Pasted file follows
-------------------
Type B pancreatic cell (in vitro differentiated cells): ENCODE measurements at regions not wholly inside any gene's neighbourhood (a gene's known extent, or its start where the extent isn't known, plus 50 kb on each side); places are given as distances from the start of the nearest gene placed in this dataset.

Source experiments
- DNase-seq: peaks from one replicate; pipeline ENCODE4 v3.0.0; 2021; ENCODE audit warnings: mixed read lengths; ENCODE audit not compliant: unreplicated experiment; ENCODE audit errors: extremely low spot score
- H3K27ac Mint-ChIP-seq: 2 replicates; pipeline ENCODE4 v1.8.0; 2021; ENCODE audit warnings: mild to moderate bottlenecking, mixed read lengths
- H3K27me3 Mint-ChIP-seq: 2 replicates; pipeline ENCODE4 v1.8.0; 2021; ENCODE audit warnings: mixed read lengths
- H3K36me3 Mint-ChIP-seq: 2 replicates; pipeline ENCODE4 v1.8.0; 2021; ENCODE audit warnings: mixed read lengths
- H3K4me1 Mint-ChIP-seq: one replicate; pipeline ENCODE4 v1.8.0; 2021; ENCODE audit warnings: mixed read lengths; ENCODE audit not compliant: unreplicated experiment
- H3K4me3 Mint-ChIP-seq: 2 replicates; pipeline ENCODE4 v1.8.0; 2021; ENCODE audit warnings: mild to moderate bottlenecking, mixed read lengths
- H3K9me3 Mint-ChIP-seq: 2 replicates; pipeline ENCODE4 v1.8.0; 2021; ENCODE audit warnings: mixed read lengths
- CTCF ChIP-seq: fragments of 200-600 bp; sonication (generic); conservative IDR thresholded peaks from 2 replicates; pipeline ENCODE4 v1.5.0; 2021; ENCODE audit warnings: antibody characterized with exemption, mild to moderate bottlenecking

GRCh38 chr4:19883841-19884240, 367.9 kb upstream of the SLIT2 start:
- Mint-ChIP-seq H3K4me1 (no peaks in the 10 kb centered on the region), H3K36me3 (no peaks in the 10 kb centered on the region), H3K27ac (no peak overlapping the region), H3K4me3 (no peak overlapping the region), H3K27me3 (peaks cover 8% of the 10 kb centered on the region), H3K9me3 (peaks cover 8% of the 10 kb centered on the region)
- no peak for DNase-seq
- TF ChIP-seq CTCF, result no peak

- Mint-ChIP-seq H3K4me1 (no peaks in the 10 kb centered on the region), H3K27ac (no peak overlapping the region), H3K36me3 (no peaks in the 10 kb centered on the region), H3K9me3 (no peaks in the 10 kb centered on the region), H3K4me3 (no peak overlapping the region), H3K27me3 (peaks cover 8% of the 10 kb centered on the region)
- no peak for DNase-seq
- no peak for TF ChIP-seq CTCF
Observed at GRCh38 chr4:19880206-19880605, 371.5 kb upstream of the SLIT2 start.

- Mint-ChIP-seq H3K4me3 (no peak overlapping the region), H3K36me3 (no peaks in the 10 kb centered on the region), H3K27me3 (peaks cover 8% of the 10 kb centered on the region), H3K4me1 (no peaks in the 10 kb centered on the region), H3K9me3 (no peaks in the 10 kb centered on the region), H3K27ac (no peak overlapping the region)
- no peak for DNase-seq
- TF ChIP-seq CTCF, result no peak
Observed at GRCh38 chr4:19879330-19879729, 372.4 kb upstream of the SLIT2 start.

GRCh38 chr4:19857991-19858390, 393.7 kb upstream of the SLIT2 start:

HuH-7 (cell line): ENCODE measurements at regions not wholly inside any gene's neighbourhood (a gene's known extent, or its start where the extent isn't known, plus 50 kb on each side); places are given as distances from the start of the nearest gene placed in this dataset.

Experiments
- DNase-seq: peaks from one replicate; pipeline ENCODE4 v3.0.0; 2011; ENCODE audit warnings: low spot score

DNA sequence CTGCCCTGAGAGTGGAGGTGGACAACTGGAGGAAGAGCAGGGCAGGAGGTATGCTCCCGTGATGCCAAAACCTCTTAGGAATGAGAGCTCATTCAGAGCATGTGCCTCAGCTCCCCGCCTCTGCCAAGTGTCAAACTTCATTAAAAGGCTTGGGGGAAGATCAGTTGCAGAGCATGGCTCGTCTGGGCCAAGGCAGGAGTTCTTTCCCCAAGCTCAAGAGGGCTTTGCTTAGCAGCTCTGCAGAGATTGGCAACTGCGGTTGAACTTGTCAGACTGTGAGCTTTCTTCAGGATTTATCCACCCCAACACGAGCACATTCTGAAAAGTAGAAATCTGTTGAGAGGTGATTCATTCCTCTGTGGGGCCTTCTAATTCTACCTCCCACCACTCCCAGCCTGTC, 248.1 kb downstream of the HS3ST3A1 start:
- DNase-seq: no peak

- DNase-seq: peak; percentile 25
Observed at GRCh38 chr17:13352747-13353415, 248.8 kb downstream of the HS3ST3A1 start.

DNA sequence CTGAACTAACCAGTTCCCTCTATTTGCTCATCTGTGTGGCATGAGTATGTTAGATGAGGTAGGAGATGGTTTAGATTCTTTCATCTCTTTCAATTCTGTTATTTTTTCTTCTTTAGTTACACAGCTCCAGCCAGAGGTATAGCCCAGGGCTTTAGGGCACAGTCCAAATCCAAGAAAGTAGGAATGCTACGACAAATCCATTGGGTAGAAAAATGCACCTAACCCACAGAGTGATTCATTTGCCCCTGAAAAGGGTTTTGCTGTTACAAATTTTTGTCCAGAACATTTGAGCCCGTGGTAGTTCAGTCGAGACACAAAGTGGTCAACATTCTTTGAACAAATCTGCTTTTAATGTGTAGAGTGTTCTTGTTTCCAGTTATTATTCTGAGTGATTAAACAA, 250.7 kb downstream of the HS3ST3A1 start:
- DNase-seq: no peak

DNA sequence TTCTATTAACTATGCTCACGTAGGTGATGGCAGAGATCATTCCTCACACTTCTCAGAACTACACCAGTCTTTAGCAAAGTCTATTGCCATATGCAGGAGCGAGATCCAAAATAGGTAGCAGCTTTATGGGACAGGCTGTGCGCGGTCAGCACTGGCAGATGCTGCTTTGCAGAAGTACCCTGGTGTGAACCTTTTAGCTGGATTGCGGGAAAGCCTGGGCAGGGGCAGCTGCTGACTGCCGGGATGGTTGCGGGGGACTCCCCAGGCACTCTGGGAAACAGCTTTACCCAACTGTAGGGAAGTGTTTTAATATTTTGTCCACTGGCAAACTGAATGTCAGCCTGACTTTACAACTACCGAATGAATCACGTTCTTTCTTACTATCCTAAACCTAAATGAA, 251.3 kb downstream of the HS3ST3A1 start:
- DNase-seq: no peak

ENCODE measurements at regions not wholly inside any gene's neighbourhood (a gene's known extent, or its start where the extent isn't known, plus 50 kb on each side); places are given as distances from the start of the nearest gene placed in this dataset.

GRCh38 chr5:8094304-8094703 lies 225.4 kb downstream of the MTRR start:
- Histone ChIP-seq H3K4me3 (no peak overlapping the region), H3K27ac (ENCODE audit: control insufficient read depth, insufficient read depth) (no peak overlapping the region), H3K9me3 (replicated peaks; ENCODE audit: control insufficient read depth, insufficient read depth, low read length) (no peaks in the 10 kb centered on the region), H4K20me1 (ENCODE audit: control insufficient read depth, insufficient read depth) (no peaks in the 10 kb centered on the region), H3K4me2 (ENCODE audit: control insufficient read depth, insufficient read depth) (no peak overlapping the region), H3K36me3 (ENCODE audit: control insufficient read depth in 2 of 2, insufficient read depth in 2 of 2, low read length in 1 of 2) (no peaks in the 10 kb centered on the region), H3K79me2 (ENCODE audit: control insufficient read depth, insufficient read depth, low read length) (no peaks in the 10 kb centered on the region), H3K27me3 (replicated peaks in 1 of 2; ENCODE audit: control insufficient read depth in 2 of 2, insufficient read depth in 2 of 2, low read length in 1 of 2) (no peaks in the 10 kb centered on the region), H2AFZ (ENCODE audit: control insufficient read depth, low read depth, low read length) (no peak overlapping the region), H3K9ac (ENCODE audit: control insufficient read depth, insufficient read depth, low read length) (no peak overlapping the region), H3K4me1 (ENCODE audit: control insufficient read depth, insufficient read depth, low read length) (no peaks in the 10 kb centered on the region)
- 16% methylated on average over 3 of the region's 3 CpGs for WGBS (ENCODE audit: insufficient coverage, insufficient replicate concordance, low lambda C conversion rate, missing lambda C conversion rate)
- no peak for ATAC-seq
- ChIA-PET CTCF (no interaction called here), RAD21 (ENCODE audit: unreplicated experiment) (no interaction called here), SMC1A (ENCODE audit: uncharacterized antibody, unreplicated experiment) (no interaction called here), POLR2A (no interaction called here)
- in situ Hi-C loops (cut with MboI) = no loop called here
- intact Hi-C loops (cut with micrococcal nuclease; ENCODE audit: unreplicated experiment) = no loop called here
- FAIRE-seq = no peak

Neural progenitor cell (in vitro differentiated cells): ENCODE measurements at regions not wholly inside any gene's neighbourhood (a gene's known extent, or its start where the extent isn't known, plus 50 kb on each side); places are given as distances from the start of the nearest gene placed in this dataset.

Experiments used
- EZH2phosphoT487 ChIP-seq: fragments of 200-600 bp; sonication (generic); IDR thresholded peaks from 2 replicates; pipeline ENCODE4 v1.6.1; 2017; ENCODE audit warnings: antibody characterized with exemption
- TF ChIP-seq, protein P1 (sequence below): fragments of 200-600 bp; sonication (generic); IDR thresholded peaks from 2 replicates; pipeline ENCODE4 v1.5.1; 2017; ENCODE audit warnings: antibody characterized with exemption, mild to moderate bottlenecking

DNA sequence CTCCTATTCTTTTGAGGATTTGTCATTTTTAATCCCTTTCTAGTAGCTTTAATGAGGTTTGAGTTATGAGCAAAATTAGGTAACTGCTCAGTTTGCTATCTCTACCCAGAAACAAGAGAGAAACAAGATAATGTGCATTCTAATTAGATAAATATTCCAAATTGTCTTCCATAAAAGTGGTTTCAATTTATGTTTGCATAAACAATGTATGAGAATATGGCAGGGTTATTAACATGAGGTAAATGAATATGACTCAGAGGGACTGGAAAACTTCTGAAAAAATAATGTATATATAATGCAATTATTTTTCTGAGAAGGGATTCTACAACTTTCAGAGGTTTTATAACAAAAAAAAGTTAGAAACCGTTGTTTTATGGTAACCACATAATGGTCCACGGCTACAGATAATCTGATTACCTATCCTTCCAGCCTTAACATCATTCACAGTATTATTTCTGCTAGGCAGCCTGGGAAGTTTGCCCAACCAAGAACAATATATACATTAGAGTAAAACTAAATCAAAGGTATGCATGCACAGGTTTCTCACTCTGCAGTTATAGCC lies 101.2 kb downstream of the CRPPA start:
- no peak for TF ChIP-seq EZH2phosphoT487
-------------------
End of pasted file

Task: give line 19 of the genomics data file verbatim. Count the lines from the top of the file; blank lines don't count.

- Mint-ChIP-seq H3K4me3 (no peak overlapping the region), H3K36me3 (no peaks in the 10 kb centered on the region), H3K27me3 (peaks cover 8% of the 10 kb centered on the region), H3K4me1 (no peaks in the 10 kb centered on the region), H3K9me3 (no peaks in the 10 kb centered on the region), H3K27ac (no peak overlapping the region)